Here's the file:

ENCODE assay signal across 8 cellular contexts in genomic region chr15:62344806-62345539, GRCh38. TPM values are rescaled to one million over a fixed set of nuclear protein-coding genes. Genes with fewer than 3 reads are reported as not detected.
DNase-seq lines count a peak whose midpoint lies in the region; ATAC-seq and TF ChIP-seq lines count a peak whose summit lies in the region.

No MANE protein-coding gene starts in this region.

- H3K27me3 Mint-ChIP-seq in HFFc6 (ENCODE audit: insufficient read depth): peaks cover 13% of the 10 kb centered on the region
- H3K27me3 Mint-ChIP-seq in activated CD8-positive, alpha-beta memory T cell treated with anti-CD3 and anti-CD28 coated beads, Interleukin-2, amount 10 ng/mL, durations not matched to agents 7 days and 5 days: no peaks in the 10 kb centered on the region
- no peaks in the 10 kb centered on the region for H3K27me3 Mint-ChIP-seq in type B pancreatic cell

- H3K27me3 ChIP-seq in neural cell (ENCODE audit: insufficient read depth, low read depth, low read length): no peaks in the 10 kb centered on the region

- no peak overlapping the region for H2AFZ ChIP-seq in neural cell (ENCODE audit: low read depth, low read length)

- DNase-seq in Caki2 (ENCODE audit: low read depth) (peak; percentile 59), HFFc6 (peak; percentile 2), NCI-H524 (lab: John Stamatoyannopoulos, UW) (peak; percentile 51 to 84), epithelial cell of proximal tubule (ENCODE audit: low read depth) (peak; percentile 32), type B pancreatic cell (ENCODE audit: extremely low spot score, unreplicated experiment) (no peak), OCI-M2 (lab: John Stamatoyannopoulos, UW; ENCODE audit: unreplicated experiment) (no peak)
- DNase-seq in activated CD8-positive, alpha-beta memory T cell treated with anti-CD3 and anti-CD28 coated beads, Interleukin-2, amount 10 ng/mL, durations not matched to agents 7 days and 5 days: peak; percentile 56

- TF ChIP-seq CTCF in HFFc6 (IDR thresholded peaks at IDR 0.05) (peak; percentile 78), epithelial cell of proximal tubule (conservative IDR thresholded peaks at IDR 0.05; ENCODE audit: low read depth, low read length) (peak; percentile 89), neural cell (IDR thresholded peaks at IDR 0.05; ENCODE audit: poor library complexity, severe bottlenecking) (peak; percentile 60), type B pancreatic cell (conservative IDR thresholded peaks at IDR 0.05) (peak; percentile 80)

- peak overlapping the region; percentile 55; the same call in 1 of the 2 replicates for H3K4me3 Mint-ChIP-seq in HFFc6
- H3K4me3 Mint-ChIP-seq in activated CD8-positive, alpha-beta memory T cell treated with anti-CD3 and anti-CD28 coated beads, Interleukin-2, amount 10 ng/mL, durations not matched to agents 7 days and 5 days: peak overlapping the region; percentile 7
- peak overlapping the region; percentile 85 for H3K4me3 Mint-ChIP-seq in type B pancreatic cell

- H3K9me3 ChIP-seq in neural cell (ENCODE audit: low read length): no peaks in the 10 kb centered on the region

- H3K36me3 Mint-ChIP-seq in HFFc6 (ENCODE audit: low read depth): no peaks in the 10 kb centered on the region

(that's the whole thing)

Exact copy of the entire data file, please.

ENCODE assay signal across 8 cellular contexts in genomic region chr15:62344806-62345539, GRCh38. TPM values are rescaled to one million over a fixed set of nuclear protein-coding genes. Genes with fewer than 3 reads are reported as not detected.
DNase-seq lines count a peak whose midpoint lies in the region; ATAC-seq and TF ChIP-seq lines count a peak whose summit lies in the region.

No MANE protein-coding gene starts in this region.

- H3K27me3 Mint-ChIP-seq in HFFc6 (ENCODE audit: insufficient read depth): peaks cover 13% of the 10 kb centered on the region
- H3K27me3 Mint-ChIP-seq in activated CD8-positive, alpha-beta memory T cell treated with anti-CD3 and anti-CD28 coated beads, Interleukin-2, amount 10 ng/mL, durations not matched to agents 7 days and 5 days: no peaks in the 10 kb centered on the region
- no peaks in the 10 kb centered on the region for H3K27me3 Mint-ChIP-seq in type B pancreatic cell

- H3K27me3 ChIP-seq in neural cell (ENCODE audit: insufficient read depth, low read depth, low read length): no peaks in the 10 kb centered on the region

- no peak overlapping the region for H2AFZ ChIP-seq in neural cell (ENCODE audit: low read depth, low read length)

- DNase-seq in Caki2 (ENCODE audit: low read depth) (peak; percentile 59), HFFc6 (peak; percentile 2), NCI-H524 (lab: John Stamatoyannopoulos, UW) (peak; percentile 51 to 84), epithelial cell of proximal tubule (ENCODE audit: low read depth) (peak; percentile 32), type B pancreatic cell (ENCODE audit: extremely low spot score, unreplicated experiment) (no peak), OCI-M2 (lab: John Stamatoyannopoulos, UW; ENCODE audit: unreplicated experiment) (no peak)
- DNase-seq in activated CD8-positive, alpha-beta memory T cell treated with anti-CD3 and anti-CD28 coated beads, Interleukin-2, amount 10 ng/mL, durations not matched to agents 7 days and 5 days: peak; percentile 56

- TF ChIP-seq CTCF in HFFc6 (IDR thresholded peaks at IDR 0.05) (peak; percentile 78), epithelial cell of proximal tubule (conservative IDR thresholded peaks at IDR 0.05; ENCODE audit: low read depth, low read length) (peak; percentile 89), neural cell (IDR thresholded peaks at IDR 0.05; ENCODE audit: poor library complexity, severe bottlenecking) (peak; percentile 60), type B pancreatic cell (conservative IDR thresholded peaks at IDR 0.05) (peak; percentile 80)

- peak overlapping the region; percentile 55; the same call in 1 of the 2 replicates for H3K4me3 Mint-ChIP-seq in HFFc6
- H3K4me3 Mint-ChIP-seq in activated CD8-positive, alpha-beta memory T cell treated with anti-CD3 and anti-CD28 coated beads, Interleukin-2, amount 10 ng/mL, durations not matched to agents 7 days and 5 days: peak overlapping the region; percentile 7
- peak overlapping the region; percentile 85 for H3K4me3 Mint-ChIP-seq in type B pancreatic cell

- H3K9me3 ChIP-seq in neural cell (ENCODE audit: low read length): no peaks in the 10 kb centered on the region

- H3K36me3 Mint-ChIP-seq in HFFc6 (ENCODE audit: low read depth): no peaks in the 10 kb centered on the region